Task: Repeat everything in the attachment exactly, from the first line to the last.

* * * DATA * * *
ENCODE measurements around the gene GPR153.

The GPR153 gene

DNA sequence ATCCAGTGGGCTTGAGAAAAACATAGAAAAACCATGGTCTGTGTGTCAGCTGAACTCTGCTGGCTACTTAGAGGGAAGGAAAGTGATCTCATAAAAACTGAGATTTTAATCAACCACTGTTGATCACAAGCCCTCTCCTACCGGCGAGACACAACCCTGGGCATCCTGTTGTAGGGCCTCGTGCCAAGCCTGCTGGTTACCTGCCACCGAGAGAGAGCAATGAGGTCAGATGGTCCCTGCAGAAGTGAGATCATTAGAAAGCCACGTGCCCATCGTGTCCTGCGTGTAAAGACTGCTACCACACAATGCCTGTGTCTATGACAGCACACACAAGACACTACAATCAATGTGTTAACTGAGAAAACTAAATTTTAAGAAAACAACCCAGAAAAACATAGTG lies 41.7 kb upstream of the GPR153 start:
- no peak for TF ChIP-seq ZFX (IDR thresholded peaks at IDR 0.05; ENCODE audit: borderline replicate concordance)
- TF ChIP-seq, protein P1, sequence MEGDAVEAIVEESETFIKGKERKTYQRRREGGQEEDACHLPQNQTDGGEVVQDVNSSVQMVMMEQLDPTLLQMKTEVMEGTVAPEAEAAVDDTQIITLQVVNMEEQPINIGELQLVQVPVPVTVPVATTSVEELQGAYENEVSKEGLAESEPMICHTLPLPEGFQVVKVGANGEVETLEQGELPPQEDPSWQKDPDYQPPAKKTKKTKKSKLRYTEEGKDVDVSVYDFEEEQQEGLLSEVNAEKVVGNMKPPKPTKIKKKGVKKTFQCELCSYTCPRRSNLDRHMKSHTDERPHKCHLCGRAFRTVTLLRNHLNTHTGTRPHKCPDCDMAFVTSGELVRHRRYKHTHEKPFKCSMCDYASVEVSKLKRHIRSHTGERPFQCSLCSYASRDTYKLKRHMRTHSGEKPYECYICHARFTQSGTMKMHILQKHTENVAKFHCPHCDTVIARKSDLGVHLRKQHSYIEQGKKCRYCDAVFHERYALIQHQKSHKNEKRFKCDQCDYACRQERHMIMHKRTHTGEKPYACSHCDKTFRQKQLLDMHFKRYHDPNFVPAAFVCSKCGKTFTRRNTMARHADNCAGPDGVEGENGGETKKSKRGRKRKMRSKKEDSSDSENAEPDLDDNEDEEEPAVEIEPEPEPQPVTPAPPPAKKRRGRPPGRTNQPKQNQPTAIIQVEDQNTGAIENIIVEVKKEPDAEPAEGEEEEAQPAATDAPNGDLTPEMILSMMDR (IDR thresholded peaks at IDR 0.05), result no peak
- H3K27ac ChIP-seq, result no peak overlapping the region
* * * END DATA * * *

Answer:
ENCODE measurements around the gene GPR153.

The GPR153 gene

DNA sequence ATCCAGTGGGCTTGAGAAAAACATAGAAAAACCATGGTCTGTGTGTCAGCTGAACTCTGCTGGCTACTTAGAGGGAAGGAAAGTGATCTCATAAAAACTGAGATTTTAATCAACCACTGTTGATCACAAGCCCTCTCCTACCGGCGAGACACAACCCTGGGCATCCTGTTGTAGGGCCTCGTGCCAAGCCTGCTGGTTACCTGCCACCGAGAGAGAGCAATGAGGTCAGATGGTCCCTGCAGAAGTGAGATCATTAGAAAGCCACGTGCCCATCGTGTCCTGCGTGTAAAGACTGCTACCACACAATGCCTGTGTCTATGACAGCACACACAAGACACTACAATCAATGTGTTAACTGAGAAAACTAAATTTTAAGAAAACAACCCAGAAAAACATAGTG lies 41.7 kb upstream of the GPR153 start:
- no peak for TF ChIP-seq ZFX (IDR thresholded peaks at IDR 0.05; ENCODE audit: borderline replicate concordance)
- TF ChIP-seq, protein P1, sequence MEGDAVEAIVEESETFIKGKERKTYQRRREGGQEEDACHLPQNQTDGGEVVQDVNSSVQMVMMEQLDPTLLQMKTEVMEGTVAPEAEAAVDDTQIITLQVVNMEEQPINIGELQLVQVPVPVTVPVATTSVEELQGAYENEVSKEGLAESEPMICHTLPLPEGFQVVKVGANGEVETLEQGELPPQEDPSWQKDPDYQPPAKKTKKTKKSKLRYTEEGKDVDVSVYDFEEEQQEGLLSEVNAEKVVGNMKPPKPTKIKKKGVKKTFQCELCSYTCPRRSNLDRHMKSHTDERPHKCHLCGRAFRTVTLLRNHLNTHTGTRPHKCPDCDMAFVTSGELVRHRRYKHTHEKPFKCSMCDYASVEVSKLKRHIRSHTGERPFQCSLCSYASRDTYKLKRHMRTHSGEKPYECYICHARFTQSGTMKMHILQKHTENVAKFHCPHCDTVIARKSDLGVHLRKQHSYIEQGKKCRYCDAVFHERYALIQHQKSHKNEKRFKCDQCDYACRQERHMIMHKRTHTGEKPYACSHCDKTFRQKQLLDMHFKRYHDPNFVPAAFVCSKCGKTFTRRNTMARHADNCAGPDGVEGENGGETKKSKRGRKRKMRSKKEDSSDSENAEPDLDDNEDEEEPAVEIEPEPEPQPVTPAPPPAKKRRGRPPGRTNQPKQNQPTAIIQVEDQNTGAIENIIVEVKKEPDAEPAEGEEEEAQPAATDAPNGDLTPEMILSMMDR (IDR thresholded peaks at IDR 0.05), result no peak
- H3K27ac ChIP-seq, result no peak overlapping the region